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27 Feb 2018

Three ways credit card companies must help you deal with debt

Some customers may pay reduced interest under new FCA rules

More than three million people in the UK struggle with persistent credit card debt - but new rules from the FCA may offer help for those making long-term repayments.

From 1 September, credit card companies will be obliged to offer assistance if cardholders have not begun making sufficient repayments on their balance after 18 months.

Which? explains how the new rules work and how managing your repayments can help you tackle debt.

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What are the FCA's new credit card company rules?

The FCA estimates that around three million people, with more than 4m credit card accounts, have persistent debt - meaning that in the past 18 months, they've spent more on interest and fees than they have repaid on the outstanding debt.

To tackle this problem, the FCA has introduced new rules requiring credit card companies to identify people in this situation, and offer help.

From 1 September, companies are required to:

1. At 18 months: explain benefits of higher repayments

Under the new rules, credit card companies will need to identify customers who have fallen into persistent debt over the last 18 months, and contact them to explain why they should consider increasing their repayments.

Companies will need to explain the benefits of higher monthly payments, and point customers in the direction of debt help and advice.

2. At 27 months: remind customers to consider repaying faster

If, at 27 months, it seems likely the customer will still be in persistent debt at 36 months, the company must contact them with a reminder of the benefits.

3. At 36 months: offer reduced interest or fees

When a customer has been in persistent debt for 36 months, the credit card company must offer them options to repay their balance more quickly. Credit card companies must treat these customers with 'forbearance' - which may include reducing interest, fees or charges to make repayment possible.

Why should you avoid the minimum payment?

If you make the minimum repayment on your credit card,it could take you years - if not decades - to repay your debts. What's more, FCA research found that for every £1 repaid, these customers pay around £2.50 in interest.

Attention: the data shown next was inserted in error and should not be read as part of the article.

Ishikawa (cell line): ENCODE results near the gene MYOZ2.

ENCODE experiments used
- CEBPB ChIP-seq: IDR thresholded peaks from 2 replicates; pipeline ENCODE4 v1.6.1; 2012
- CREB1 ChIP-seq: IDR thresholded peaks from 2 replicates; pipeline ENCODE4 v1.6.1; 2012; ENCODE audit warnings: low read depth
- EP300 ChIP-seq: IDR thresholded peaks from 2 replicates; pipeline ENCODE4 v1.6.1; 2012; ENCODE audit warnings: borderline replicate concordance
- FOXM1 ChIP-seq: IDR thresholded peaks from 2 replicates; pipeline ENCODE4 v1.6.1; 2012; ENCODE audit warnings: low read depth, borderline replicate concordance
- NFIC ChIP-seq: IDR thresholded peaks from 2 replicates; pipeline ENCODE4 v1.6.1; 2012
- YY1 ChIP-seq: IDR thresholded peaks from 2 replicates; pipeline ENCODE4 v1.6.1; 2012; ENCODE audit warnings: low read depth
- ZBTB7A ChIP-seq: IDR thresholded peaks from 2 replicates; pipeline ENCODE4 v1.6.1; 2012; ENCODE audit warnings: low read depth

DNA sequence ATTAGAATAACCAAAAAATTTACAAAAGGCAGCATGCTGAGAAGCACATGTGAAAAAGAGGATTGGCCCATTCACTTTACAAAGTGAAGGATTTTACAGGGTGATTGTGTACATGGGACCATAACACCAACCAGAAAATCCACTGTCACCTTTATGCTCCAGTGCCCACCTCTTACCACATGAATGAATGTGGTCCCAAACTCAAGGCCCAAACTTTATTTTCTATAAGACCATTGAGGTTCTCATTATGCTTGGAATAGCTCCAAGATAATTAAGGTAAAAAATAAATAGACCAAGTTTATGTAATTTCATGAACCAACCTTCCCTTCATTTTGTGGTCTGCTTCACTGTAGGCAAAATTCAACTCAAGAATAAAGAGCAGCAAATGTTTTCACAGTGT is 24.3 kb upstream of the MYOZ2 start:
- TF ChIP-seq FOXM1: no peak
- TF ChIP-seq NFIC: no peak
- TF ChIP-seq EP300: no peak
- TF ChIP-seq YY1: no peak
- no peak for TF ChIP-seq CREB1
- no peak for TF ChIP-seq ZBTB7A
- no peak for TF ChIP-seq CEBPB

The minimum payment will generally cover any interest or fees accrued over the past month, but will only make a small contribution towards repaying your debt. As your debt gradually whittles away, your minimum payment will shrink - meaning you'll repay even more slowly.

Increasing your monthly payments, even slightly, can help you speed up the repayment process and decrease the amount you spend on interest.

In the example below, fixing your payments at £74 a month - rather than just paying the required minimum - can decrease your repayment time from 27 years to just five years.

Credit card repayment calculator

If you're not sure when your debt will be repaid, you can use our credit card repayment calculator to make an estimate.

Why are the new FCA's rules being introduced?

Under the new rules, the FCA estimated that two million customers will move to faster repayments before they hit 36 months and around 1.4 million will do so at 36 months.

Overall, the FCA estimated that customers could save between £310m and £1.3bn per year in reduced interest charges.

The rules come into effect on 1 March, but companies have until 1 September to fully comply.

Credit card companies have also agreed to a number of voluntary measures: customers in persistent debt for more than 12 months will not be offered credit limit increases, and all customers will have the option to opt out of automatic rises.

How to find the best credit card provider

Choosing a credit card will often come down to the best rates available and incentives like cashback or 0% interest.

But it's worth weighing up what each provider offers and how well they rate on customer service.

You can find out more with our reviews of the best and worst credit card providers.